From Footplate to Forum

By Arthur S. Drakeford.

Apart from the general satisfaction that will be felt by locomotive men at the great vote given to Labour under the inspiring leadership of Jim Scullin in the recent campaign, there is reason for particular gratification to members of the A.F.U.L.E. in the election of Comrade J. B. Chifley, of Bathurst, New South Wales, to be the representative of Macquarie in the House of Representatives.

In the 1925 election fought under most adverse political circumstances our comrade of the footplate put up a great fight under heavy odds against the Whip of the Bruce Government, Mr. Manning, running him to within 903 votes in a total poll of 36,009.

The figures were:

Manning, A. G. ----- 18,456
Chifley J. B. ----------17,553
Majority for Manning    903

This showed that victory was within measurable distance of achievement and that Nationalism realised such to be the case is shown by the desperate efforts made by no less a personage than the Prime Minister himself to stave off defeat.

Mr. Bruce spoke at 12 meetings on Mr. Manning's behalf, but the personality and capacity of the Labour candidate, and the well-organised fight put up on his behalf under the direction of E. G. Theodore, in which Comrade Chifley's Railway Comrades played an active and capable part, but the fact that, given a first-class candidate, and a good fight, Macquarie is,
under normal political conditions, a Labour constituency beyond doubt.

The figures for the 1928 election gave the following result:--

Chifley J. B. ---------- 20,155
Manning, A. G. ------ 16,557
Majority for Chifley     3,577

Mr. B. J. Chifley, M.H.R.
Ben Chifiey has for many years played an active and constructive part in the development of the A.F.U.L.E., and the welfare of its members, both in 3 Union and Departmental sense, and has figured with credit to himself and our Union, and the Labour movement, in that State.

As an Instructor for the Railways' Institute in New South Wales, many locomotive men have profited by his advice and instruction. He was at all times anxious that the men of the footplate should have the fullest knowledge of their responsible calling, and made many sacrifices of personal interests to impart all the knowledge he could, both on theoretical and practical matters.

To the Union affairs he gave very generously of his time and energy, and has, on numerous occasions, represented Bathurst at the Annual Delegate Meeting of his Division, and the Division itself at Federal Conferences, over a period of years in nearly every State of Australia.

For the past 11 years he has been one of the country members of the General Committee in New South Wales, and was closely associated with the work of restoring it to the position of the strongest Division of the Federal Union in numbers, after the severe set-back which occurred to it, and other New South Wales Unions, in 1917.

In its worst periods he gave active and enthusiastic support and service to the Officers and Executive of the Division, and his experience and counsel was of value to them all.

Had he been residing in Sydney he would have undoubtedly have been pressed to accept the position of President, a post which he was well qualified to fill with credit to the organisation and himself.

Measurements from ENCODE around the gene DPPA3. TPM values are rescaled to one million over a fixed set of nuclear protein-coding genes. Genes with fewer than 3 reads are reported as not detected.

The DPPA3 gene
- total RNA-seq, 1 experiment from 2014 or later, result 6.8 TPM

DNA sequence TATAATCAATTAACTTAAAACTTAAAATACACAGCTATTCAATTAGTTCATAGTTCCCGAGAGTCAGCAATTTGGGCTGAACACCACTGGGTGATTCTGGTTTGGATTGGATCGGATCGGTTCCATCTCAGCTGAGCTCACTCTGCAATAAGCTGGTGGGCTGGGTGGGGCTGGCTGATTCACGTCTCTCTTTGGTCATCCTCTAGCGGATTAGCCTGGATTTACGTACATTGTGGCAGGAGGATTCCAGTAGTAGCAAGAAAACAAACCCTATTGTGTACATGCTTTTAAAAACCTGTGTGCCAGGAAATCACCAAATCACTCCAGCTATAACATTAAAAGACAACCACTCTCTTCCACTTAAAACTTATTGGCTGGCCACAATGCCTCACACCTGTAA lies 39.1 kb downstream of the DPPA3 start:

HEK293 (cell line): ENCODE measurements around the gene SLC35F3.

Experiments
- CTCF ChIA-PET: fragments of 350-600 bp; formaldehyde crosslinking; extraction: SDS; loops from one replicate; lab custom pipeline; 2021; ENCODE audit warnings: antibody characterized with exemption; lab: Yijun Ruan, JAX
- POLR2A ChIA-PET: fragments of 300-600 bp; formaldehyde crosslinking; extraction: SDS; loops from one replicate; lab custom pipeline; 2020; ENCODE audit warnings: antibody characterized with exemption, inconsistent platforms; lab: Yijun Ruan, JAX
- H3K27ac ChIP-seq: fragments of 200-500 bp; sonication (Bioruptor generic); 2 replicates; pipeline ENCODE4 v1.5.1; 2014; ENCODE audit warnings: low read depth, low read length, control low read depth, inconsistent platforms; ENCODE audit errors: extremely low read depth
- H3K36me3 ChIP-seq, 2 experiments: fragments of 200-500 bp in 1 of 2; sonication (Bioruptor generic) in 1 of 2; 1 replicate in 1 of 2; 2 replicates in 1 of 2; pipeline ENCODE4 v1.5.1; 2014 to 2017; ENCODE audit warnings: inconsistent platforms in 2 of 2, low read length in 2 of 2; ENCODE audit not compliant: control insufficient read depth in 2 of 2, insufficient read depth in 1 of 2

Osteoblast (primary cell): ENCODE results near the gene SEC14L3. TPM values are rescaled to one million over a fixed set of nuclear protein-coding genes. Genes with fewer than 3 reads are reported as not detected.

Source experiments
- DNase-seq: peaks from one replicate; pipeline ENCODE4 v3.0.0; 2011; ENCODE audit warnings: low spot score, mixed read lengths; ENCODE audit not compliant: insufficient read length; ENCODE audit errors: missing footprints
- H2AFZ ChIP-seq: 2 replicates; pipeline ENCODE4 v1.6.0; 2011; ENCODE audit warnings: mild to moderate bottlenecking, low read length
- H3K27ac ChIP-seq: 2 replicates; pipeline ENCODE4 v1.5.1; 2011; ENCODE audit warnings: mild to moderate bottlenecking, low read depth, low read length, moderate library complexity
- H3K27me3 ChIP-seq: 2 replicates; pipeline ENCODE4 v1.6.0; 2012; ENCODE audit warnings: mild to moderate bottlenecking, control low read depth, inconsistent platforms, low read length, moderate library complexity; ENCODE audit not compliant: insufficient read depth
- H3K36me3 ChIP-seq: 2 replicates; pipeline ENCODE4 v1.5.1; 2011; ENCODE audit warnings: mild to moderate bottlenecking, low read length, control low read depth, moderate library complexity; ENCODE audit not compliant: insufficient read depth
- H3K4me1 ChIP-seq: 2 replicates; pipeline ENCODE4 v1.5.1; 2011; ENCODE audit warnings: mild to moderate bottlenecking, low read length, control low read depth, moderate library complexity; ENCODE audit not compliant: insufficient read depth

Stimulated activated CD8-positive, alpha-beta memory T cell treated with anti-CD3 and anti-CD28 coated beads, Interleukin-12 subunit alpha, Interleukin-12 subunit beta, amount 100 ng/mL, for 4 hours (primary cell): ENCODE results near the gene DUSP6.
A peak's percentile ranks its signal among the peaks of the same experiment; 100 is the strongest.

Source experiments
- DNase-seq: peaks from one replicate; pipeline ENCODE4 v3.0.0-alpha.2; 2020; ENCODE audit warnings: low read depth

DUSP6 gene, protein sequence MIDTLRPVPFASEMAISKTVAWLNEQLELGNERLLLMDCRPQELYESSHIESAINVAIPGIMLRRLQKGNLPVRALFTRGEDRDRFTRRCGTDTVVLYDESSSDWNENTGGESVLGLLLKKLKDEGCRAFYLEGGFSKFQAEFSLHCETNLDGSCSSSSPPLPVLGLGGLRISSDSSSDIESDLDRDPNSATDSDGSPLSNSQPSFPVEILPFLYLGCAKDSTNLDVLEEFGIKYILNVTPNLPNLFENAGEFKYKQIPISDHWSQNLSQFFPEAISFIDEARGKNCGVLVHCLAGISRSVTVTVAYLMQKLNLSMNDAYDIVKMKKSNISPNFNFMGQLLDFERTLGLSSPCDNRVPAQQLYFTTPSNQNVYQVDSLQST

As a native of Bathurst, he has spent practically all his life there and has interested himself in many of that city's activities.

He has occupied the position of Chairman of the Bathurst Hospital Committee, Chairman of the Bathurst Branch of the A.L.P. and its representative at the State Conference, is a member of the Committee of the Bathurst Racing Club, and, amongst other things, is a member of the Board of
Directors of the National Advocate, a democratIc daily paper with headquarters at Bathurst, which supports Labour's policy and circulates throughout the district.

There are now five locomotive men in the respective State Parliaments of the Commonwealth, one of whom, Mr. J. Wilcox, has reached Ministerial rank and is now Minister for Railways in the West Australian Parliament. The other locomotive men being H. J. George (S.A.), W. Ainsworth (N.S.W.), J. J. Kenneally (WA.), and A. S. Drakeford (Vic.).

Comrade Chifley, however, is the first member of the organisation to reach to the position of a member of the Commonwealth Parliament of Australia, and his fellow footplatemen are proud of his achievement on behalf of Labour and feel sure that he will do it such credit in that position that his
colleagues, and the electors, will want to see more of them in the Federal legislative halls.

The members of the A.F.U.L.E. in Victoria join heartily in congratulations to our comrade on the successful step forward he has made from the footplate to the forum. While that pleasure is tinged with a feeling of regret that they have lost one of the most enthusiastic, efficient, and capable men from the ranks of our active workers. they will look with kindly and expectant eyes to his career in the Federal sphere with hopes high for the good service which we know he can give to the people who have chosen him as their Federal tribune, and to his political future with confidence, because of his character, capacity, and wide and democratic outlook on Australia's many and pressing problems.

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